It’s just about that time of the year again where all of the shorter anime, usually around twelve episodes, of the winter season come to a conclusion. Today Citrus did just that. As it was a bit of an anticipated anime by manga fans and newcomers alike, I’d like to take a moment to review my final thoughts on the show, and some of the interesting ideas and themes it played with.
For the record, I will be adding a TLDR to the bottom for those who may not have as much time on their hands. Do not worry though there will be no spoilers in this review. I will be talking about the main cast and a general synopsis only.
First I’d like to say that Citrus caught my eye thanks to a promotional trailer Crunchyroll shared onto their Facebook well before it aired. I wasn’t entirely sure what to expect going into it and never checked out the manga prematurely. It’s worth mentioning that I still have not read the manga yet, so I will only be focusing on the anime adaptation.
Citrus to be blunt is a Shoujo Ai high school romcom that revolves around teenage drama and family themes such as parental/child relationships, sibling relationships and adapting to a new environment.
The story centers around two recently introduced stepsisters who are complete opposites in every way. One is a delinquent Gyaru while the other is a rule-abiding student council president. Right from the start Aihara Yuzu, our Gyaru protagonist, realizes she’s becoming infatuated with her sister and has no clue how to respond to these new feelings as she’s never been in love before. Yuzu must learn how to adjust to her new situation and truly understand what it means to love someone.
Yuzu as a character is a lot of fun. At the start, she comes off as an abrasive, modern, stylistic Gyaru teen who values her appearance and belongings more than being studious and well mannered. At the same time, she has a loving supportive relationship with her mother and shows she actually cherishes her family above all else.
Yuzu is excited that her mom remarried and that they’re moving to a new home where she can start a new life. She’s eager to meet her new father and attend a new high school where she can finally experience romance. Till she realized she was attending a strict all-girl academy and her new dad likes to travel a lot so he’s not even there either.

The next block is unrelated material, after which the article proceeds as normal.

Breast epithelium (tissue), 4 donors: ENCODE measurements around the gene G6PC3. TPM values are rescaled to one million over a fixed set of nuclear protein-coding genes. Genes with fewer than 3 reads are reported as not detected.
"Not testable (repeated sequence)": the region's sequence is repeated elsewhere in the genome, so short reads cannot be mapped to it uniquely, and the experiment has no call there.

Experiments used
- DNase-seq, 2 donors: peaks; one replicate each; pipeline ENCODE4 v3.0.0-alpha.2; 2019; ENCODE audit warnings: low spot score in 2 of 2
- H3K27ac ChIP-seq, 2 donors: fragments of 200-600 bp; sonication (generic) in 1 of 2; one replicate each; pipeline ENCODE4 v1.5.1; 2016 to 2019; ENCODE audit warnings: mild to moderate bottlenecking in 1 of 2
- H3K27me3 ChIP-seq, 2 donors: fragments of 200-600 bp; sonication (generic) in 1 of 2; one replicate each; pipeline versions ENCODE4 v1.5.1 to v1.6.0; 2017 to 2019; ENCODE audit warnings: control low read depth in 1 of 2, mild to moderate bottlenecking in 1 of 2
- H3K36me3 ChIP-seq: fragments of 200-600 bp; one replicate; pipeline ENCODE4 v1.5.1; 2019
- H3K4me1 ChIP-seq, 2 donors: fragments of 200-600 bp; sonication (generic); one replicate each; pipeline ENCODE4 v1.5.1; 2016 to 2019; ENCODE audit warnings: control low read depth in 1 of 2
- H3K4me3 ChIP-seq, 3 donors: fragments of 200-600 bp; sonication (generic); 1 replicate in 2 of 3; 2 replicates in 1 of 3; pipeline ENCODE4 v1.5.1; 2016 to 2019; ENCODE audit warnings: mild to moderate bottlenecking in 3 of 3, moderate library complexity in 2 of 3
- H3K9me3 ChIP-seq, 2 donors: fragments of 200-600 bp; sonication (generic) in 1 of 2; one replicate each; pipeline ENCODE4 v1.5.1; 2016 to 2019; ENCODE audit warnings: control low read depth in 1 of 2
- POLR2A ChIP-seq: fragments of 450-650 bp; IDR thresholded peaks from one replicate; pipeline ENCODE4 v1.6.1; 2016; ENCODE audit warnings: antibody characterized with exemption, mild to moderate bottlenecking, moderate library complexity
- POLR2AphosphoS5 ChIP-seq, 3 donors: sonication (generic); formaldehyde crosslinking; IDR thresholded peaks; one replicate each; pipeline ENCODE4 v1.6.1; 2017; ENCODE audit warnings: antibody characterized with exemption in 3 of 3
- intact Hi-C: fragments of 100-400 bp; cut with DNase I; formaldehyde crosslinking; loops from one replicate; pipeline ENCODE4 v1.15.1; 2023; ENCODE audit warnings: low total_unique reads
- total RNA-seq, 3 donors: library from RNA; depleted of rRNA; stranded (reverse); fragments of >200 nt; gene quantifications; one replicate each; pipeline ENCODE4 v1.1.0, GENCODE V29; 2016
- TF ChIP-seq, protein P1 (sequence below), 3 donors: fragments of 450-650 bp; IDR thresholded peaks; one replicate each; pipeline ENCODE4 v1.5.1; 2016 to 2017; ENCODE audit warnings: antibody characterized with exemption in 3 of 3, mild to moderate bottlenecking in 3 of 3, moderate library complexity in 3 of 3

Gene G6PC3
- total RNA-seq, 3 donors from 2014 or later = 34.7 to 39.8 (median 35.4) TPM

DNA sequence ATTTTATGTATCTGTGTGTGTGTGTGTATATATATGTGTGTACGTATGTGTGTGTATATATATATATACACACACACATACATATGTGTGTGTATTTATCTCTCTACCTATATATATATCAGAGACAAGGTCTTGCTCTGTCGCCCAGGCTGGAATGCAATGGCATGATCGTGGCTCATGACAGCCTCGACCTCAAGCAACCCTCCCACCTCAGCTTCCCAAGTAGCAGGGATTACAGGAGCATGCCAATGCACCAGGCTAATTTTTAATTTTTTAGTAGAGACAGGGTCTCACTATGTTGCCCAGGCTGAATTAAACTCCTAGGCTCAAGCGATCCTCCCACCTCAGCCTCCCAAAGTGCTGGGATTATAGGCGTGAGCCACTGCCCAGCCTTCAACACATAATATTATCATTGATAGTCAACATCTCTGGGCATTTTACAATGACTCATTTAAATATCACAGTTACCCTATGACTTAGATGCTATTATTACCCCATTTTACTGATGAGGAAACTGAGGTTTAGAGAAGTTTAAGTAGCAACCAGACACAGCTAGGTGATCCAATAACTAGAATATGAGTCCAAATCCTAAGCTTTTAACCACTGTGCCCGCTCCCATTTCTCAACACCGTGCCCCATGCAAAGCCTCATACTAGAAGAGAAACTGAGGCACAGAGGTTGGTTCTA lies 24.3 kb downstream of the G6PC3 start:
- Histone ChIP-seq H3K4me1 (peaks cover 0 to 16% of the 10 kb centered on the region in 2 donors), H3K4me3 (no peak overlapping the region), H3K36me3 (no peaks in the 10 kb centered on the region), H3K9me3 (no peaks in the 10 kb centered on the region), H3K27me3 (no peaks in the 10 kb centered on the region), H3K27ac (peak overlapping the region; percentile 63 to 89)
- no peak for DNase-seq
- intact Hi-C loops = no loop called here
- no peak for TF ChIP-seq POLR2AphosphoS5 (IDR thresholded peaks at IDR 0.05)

While as a protagonist, Yuzu is a bit… dense. It’s still fun to cheer her on, and it’s rewarding to watch her grow as a person. Most of her problems are genuine, (Yeah even the sister crushing. I’m not judging) and her responses are fair, they certainly resemble how overdramatic a freshman in high school can be when experiencing unorthodox circumstances. She’s very outgoing, spunky, and immensely shameless often willing to make a scene regardless of where she is.
(It’s worth noting Yuzu’s previous last name is Okogi. I don’t remember if it’s ever mentioned in the anime though I got it from the wiki)
Aihara Mei is Yuzu’s stepsister. Mei is the COMPLETE opposite of Yuzu. Very calm and composed, intelligent, and hardworking. Mei has a mysterious allure to her as she speaks seldom, usually only to scold Yuzu, and never spells out her intentions for anything. She is a valued member of the student council and is well respected by the entire school. Despite all this, she never comes off as remotely happy. She never comes off as anything really. In fact, sometimes she just acts like a cold bitch. Her actions are puzzling but usually have some unseen meaning. The more you see of her the less perfect she might begin to appear. But the more you understand the more likable she gets.
Something I have to give Citrus is there are some GREAT supporting characters. Most notably is Yuzu’s best friend Taniguchi Harumi. She is the first friend Yuzu makes in her new school and shows her how to tolerate the rules and get away with breaking them. Like hiding your phone in your cleavage. Which Yuzu tries and… Well… Can’t. Harumi is more or less a “Closet Gyaru” and even calls herself something of the sort.